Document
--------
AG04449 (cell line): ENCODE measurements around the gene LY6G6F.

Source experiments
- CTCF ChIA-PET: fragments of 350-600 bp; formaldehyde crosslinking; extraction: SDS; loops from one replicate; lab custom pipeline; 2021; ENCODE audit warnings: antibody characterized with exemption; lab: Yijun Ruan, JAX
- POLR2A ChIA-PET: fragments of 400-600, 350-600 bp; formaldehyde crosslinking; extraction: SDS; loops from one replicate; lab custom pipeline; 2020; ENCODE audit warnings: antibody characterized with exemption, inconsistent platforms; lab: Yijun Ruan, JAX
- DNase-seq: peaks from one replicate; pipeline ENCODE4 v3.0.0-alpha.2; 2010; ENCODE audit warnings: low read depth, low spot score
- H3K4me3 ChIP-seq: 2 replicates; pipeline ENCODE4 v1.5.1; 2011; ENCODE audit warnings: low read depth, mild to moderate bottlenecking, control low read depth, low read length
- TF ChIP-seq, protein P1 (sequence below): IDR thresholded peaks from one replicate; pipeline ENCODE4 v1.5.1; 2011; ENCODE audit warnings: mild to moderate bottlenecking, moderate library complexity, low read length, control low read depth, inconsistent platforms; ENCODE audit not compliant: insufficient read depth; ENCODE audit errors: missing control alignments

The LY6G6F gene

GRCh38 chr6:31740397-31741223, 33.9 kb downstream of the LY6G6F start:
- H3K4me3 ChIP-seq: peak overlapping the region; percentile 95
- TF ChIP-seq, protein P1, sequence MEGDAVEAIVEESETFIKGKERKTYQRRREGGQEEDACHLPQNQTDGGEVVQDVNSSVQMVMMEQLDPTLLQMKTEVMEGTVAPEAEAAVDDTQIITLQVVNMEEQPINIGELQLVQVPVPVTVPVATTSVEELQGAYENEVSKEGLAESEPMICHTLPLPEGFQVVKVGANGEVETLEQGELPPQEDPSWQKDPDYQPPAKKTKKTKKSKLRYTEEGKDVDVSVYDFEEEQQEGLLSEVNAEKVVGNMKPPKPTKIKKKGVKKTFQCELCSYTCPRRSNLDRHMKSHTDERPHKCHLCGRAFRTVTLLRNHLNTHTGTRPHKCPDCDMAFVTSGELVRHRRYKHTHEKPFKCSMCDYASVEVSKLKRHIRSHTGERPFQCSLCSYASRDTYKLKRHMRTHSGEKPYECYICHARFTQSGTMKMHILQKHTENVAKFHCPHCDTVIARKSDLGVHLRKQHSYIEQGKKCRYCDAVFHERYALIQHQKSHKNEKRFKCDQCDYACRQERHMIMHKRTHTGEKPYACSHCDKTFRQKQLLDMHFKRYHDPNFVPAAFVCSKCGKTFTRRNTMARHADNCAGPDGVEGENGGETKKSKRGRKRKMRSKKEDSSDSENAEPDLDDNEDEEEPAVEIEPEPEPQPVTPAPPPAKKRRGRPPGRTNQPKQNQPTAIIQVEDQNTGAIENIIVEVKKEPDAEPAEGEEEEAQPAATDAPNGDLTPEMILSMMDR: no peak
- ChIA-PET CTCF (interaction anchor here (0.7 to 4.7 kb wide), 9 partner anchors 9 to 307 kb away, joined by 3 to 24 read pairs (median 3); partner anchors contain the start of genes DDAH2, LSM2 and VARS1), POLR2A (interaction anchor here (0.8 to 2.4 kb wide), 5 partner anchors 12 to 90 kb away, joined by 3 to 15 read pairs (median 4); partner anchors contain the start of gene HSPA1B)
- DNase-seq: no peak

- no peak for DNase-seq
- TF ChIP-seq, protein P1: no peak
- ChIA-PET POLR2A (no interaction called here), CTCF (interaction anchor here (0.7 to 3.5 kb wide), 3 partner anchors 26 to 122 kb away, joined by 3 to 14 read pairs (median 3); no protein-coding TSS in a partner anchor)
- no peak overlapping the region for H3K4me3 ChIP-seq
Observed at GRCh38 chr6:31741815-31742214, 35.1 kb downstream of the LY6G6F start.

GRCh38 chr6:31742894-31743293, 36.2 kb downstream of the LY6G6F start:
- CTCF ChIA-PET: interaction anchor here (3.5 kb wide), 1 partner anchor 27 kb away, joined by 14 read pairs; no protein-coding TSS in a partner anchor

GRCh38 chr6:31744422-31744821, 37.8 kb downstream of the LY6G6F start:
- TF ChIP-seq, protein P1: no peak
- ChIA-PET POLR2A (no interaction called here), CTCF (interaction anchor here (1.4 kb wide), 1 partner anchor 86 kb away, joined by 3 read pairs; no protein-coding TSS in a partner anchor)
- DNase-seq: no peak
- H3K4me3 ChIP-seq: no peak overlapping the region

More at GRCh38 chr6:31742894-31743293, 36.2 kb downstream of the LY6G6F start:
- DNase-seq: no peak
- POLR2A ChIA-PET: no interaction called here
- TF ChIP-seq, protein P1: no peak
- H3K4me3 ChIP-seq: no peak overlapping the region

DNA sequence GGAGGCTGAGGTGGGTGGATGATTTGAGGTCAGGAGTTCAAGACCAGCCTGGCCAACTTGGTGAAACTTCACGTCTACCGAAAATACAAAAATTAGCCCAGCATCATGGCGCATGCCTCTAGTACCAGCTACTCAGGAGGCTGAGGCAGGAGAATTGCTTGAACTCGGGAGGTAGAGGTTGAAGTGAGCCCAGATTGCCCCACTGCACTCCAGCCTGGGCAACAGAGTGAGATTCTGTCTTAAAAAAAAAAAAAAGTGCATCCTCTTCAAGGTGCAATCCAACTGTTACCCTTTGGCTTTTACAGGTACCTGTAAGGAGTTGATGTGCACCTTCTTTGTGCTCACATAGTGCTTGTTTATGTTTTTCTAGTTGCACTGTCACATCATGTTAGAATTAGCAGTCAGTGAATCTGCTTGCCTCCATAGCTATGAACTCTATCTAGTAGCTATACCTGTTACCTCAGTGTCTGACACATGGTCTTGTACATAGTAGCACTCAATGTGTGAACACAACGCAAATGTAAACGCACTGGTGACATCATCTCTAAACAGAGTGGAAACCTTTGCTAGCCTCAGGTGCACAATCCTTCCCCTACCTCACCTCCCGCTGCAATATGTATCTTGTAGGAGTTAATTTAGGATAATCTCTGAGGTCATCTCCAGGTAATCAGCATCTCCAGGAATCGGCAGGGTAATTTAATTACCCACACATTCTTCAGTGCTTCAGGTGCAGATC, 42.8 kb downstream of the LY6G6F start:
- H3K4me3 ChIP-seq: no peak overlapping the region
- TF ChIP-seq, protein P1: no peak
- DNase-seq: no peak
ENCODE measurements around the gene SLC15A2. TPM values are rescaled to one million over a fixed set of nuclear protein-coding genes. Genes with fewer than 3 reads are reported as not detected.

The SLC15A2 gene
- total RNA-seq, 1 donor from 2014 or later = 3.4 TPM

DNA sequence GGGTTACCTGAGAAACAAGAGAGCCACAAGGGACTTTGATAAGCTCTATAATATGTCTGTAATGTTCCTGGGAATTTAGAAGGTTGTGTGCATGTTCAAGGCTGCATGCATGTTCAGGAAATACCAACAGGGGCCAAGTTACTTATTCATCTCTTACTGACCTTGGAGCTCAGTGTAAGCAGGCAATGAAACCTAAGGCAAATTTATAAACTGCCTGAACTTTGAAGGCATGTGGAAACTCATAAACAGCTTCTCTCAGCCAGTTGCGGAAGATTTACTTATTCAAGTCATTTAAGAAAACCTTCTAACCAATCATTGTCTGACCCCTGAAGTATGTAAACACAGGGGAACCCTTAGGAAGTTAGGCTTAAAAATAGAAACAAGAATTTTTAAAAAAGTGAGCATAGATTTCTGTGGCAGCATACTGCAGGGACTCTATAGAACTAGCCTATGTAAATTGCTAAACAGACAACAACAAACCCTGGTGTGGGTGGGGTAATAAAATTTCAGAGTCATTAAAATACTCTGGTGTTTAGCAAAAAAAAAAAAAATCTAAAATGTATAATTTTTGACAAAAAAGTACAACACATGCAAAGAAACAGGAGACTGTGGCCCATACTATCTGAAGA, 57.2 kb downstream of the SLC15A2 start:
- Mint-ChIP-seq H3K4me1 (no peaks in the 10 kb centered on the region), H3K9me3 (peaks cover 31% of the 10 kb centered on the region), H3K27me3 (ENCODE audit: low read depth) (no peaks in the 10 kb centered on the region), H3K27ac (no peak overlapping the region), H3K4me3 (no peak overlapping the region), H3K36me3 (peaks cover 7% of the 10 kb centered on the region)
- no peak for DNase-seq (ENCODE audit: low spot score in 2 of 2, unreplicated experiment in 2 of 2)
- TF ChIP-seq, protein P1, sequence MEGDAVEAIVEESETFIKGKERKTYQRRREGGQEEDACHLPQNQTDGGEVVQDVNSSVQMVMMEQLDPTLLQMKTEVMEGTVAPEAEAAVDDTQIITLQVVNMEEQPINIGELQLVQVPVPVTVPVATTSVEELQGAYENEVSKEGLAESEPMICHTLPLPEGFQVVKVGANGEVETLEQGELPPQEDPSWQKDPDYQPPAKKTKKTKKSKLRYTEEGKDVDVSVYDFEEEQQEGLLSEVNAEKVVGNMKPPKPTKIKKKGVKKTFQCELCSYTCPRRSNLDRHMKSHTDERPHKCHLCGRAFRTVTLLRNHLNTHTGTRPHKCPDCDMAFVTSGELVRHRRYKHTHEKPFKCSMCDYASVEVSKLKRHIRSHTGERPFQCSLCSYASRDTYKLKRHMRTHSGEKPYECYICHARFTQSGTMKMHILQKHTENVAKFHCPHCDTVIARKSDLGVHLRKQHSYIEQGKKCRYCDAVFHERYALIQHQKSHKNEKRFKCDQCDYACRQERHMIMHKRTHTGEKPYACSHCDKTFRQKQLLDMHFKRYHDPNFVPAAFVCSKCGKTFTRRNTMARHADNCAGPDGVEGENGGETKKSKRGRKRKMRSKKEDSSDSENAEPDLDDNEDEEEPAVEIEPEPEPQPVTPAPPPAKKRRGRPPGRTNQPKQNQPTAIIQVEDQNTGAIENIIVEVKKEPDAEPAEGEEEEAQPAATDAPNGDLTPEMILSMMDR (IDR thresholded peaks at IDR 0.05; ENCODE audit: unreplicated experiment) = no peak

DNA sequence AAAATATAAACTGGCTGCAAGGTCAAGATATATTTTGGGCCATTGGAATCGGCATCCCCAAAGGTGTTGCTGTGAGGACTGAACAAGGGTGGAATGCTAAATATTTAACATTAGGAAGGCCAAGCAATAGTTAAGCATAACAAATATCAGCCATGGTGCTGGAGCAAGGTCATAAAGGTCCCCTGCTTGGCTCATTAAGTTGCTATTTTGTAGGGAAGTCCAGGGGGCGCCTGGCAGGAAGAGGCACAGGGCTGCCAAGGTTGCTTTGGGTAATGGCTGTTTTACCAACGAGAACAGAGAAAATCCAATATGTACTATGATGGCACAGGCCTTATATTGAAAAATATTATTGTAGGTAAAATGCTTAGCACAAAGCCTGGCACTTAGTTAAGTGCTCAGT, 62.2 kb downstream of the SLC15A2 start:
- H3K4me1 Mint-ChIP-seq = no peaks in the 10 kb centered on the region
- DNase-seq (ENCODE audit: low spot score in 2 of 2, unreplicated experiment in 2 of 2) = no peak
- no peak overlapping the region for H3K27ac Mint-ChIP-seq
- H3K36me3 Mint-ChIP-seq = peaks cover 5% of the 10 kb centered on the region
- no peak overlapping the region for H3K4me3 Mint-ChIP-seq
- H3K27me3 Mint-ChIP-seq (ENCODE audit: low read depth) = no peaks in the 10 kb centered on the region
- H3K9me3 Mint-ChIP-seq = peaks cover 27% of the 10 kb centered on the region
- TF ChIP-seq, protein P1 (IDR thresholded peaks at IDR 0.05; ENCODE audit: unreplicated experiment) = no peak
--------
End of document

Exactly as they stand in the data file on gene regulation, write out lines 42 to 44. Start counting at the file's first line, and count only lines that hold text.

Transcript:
DNA sequence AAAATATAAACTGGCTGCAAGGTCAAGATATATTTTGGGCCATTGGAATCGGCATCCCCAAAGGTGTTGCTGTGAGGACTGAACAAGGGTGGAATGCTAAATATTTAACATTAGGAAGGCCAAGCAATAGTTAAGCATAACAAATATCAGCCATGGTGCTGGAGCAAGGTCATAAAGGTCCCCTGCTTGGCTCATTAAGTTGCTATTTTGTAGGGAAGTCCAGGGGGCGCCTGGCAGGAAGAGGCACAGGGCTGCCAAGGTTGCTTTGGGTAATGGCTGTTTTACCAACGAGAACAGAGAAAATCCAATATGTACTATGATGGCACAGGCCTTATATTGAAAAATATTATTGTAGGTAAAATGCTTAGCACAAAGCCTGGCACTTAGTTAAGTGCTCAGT, 62.2 kb downstream of the SLC15A2 start:
- H3K4me1 Mint-ChIP-seq = no peaks in the 10 kb centered on the region
- DNase-seq (ENCODE audit: low spot score in 2 of 2, unreplicated experiment in 2 of 2) = no peak